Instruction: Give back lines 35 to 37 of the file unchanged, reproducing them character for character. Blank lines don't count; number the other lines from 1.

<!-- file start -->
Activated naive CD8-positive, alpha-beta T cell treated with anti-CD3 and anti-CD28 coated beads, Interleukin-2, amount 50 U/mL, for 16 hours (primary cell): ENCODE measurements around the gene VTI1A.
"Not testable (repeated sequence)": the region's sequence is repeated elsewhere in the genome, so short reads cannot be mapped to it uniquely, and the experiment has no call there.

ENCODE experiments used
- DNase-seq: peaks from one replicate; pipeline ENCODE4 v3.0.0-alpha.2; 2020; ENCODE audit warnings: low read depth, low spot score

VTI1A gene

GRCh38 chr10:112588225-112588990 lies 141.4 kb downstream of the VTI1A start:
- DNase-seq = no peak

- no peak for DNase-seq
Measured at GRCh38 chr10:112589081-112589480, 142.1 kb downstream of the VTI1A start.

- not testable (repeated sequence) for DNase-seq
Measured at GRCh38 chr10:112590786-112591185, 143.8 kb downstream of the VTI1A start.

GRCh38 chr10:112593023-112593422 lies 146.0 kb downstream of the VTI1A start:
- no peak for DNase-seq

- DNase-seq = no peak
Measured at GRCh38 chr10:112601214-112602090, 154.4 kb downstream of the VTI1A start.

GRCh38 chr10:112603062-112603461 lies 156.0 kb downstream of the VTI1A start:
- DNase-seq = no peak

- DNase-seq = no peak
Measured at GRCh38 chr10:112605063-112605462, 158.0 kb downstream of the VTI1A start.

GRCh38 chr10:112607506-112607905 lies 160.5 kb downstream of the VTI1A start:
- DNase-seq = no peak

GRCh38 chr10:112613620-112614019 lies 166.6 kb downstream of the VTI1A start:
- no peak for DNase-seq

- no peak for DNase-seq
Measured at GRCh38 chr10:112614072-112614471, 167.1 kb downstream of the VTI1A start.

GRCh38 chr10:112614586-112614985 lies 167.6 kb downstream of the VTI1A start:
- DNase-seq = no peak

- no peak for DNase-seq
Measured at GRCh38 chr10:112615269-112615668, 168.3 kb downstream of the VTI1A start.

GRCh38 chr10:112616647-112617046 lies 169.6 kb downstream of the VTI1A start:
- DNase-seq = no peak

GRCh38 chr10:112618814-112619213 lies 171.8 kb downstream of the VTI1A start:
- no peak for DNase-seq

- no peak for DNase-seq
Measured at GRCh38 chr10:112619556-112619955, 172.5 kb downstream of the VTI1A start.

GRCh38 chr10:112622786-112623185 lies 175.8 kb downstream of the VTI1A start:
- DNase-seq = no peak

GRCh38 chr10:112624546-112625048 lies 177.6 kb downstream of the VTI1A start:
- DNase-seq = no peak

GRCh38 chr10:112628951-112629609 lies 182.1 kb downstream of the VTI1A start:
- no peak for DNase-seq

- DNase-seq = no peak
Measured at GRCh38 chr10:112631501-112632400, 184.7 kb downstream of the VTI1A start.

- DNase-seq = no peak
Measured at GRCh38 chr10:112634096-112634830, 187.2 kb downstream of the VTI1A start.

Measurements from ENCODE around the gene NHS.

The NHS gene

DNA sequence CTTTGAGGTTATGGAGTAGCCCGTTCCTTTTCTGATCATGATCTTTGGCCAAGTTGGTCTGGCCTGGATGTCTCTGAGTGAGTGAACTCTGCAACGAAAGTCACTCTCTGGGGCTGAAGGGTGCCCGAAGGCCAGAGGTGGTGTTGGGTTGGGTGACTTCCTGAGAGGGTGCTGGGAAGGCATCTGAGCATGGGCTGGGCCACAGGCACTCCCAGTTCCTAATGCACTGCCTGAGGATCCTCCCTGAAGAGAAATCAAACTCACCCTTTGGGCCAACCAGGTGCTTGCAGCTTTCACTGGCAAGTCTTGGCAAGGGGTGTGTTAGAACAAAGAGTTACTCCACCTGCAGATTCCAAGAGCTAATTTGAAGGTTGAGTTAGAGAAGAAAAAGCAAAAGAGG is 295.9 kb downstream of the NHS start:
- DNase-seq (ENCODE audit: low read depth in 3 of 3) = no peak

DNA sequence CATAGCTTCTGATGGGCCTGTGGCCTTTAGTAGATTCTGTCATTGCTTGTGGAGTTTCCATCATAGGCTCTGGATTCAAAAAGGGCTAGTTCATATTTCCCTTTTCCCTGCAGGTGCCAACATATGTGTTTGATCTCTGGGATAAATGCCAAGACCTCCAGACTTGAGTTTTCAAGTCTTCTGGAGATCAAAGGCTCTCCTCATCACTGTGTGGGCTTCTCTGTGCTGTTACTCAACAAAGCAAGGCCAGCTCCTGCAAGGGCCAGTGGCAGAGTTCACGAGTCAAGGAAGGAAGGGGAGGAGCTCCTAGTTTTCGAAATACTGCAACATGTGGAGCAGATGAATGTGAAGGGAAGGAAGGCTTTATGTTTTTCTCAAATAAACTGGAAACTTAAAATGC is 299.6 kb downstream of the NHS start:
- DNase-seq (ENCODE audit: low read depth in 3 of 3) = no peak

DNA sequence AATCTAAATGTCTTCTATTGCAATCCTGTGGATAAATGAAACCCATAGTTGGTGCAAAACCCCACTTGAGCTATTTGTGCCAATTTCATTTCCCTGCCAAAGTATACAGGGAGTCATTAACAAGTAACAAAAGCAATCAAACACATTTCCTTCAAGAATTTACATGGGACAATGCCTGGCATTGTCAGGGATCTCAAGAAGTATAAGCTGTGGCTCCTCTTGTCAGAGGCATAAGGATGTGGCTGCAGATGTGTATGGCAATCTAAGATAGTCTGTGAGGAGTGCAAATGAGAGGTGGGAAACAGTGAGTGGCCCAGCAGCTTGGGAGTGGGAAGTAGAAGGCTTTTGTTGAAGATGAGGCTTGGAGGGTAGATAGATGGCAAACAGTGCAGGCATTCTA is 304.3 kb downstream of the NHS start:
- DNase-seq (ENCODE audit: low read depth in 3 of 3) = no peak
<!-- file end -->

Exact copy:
Measured at GRCh38 chr10:112619556-112619955, 172.5 kb downstream of the VTI1A start.

GRCh38 chr10:112622786-112623185 lies 175.8 kb downstream of the VTI1A start:
- DNase-seq = no peak